Dismantling collective bargaining has put the future of young people at stake.
The dismantling of collective bargaining systems across Europe during the crisis has had a very strong impact on young people, who were left outside the protection of collective agreements. As a result, they were stuck in a vicious circle of insecure work and low pay, on temporary working contracts and very often in long periods of unemployment.
With the campaign, we aim to shed some light on the reality that many young workers and apprentices are facing in Europe and to bust the myths and misconception about young people.
Here are some insights from our Mythbuster report "Young people just don’t like hard work"
- Young workers do not choose to work part-time, but they are forced to do it in lack of any other alternatives. Across the EU, about one in four part-time workers and every second employee with a temporary contract stated in 2017 that they would prefer – but could not find – a standard job. Over a quarter of young people working part time in Europe say they want a full time job but cannot find one.
- Young people do not want to be self-employed because they like the flexibility. Over one in five self-employed people are either in vulnerable or hidden self-employment. This means that they have low earnings and don’t benefit from the autonomy usually associated with being your own boss. Often, employers make workers register as self-employed to reduce their costs in taxes and social security. Only half of self-employed people without employees say they chose to work for themselves, and 24 percent say they had no alternative.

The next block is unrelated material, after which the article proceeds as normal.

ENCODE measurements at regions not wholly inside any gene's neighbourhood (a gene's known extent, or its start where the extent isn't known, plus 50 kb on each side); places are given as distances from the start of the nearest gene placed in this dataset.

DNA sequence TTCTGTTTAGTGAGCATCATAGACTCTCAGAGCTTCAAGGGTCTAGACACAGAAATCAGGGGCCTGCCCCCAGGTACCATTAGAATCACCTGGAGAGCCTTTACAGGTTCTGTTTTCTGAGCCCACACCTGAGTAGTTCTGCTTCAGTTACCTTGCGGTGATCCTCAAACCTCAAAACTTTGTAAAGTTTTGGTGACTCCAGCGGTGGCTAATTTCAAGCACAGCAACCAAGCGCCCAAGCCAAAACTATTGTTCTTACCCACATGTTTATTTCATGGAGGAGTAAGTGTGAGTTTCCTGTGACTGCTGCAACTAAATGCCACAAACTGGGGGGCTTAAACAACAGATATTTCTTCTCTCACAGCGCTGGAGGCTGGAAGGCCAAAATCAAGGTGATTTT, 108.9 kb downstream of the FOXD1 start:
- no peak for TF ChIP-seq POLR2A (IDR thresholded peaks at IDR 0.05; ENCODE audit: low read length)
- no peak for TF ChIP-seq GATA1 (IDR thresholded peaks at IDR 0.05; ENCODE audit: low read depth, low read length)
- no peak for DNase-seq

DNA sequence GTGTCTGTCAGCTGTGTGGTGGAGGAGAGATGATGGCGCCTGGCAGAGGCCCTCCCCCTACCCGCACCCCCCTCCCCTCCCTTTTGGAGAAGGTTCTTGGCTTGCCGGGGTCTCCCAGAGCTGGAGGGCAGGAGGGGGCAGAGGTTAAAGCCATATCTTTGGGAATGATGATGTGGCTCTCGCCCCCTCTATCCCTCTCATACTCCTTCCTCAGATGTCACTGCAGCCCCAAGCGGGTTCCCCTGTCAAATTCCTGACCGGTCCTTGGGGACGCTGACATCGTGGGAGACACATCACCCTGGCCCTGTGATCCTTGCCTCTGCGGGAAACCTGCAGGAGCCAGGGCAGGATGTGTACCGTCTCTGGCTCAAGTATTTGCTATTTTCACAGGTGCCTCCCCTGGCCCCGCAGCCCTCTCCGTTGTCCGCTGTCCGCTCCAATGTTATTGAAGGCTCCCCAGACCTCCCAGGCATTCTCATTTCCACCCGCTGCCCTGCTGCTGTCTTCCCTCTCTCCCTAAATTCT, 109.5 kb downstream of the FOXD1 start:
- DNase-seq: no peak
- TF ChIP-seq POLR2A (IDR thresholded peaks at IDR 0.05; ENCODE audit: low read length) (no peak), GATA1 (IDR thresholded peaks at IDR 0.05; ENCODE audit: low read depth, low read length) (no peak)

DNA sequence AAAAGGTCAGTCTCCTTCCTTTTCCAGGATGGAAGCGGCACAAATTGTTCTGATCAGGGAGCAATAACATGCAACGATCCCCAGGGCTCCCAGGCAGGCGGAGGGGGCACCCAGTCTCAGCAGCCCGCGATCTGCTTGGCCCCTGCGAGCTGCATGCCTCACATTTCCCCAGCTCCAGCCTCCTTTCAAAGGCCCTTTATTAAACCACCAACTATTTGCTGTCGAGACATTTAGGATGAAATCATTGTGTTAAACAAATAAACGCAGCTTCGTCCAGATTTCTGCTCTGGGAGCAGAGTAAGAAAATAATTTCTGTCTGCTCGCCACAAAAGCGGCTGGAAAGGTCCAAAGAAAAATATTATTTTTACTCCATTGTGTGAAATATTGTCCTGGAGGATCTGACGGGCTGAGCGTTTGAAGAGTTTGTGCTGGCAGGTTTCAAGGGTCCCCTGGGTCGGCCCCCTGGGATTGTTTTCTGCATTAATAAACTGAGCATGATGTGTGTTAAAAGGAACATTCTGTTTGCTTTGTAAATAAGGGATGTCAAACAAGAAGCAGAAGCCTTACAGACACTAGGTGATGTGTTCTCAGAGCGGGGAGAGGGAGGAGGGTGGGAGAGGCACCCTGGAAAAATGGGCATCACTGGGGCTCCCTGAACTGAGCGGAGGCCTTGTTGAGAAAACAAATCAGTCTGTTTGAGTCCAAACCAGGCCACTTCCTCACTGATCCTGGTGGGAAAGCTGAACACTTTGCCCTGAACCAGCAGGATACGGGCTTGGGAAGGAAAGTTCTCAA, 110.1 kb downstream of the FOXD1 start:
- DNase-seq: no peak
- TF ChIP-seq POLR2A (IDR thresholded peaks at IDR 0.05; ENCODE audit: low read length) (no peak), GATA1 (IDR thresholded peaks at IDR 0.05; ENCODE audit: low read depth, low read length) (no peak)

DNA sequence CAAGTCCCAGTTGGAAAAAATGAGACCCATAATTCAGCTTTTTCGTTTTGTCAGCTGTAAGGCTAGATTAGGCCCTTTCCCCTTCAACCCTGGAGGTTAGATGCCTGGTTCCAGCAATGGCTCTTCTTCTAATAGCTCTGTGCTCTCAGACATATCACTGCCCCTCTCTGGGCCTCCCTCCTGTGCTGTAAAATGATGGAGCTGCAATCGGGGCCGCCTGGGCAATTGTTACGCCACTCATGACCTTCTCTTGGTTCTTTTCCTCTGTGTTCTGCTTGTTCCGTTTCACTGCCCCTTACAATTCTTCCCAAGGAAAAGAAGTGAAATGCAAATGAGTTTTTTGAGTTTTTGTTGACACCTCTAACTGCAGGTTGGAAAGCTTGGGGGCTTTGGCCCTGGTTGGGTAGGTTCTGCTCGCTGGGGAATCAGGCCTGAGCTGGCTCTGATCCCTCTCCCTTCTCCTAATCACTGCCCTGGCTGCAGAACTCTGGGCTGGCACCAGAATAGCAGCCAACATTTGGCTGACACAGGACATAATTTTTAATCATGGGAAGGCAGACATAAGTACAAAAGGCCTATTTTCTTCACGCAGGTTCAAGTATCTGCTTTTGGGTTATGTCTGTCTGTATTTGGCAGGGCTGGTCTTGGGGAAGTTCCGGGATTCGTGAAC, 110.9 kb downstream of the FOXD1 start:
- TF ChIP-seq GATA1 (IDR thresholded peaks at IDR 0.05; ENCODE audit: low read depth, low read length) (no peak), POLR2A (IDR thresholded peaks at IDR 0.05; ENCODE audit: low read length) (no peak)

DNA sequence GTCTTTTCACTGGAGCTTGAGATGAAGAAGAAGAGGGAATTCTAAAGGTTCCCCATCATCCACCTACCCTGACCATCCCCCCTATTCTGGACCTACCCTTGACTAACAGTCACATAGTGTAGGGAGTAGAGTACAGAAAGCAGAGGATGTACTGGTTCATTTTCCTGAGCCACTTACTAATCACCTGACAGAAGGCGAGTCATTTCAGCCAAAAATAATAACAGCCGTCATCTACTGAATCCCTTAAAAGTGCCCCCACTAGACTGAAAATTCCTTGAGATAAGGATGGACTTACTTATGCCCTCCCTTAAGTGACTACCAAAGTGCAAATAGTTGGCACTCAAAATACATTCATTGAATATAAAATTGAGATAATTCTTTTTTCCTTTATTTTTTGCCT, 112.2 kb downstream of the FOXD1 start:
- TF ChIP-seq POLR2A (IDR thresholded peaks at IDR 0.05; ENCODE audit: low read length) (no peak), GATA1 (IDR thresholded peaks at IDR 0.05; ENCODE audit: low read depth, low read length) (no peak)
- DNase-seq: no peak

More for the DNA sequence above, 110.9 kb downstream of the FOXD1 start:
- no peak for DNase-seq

- Getting a job stopped being the way to get out of poverty. In-work poverty has skyrocketed, particularly for young people. 10% of young people that have a job are at risk of poverty around Europe. The numbers are highest in Spain and Romanian at above 16%, but are also worrying in some Nordic countries, like Denmark and Norway, with 14.5% and 16%, respectively.
Luc Triangle, General Secretary of industriAll Europe, explains: “The dismantling of collective bargaining systems across Europe during the crisis has put the future of young people at stake. We have seen precarious work explode everywhere in different forms: low wages, insecure contracts, bogus self-employment, irregular or too few hours of work. This particularly affects young people, but the erosion of conditions is also impacting on older workers, particularly when they must change jobs. The answer is collective bargaining where workers can use their combined strength to win better security for all.”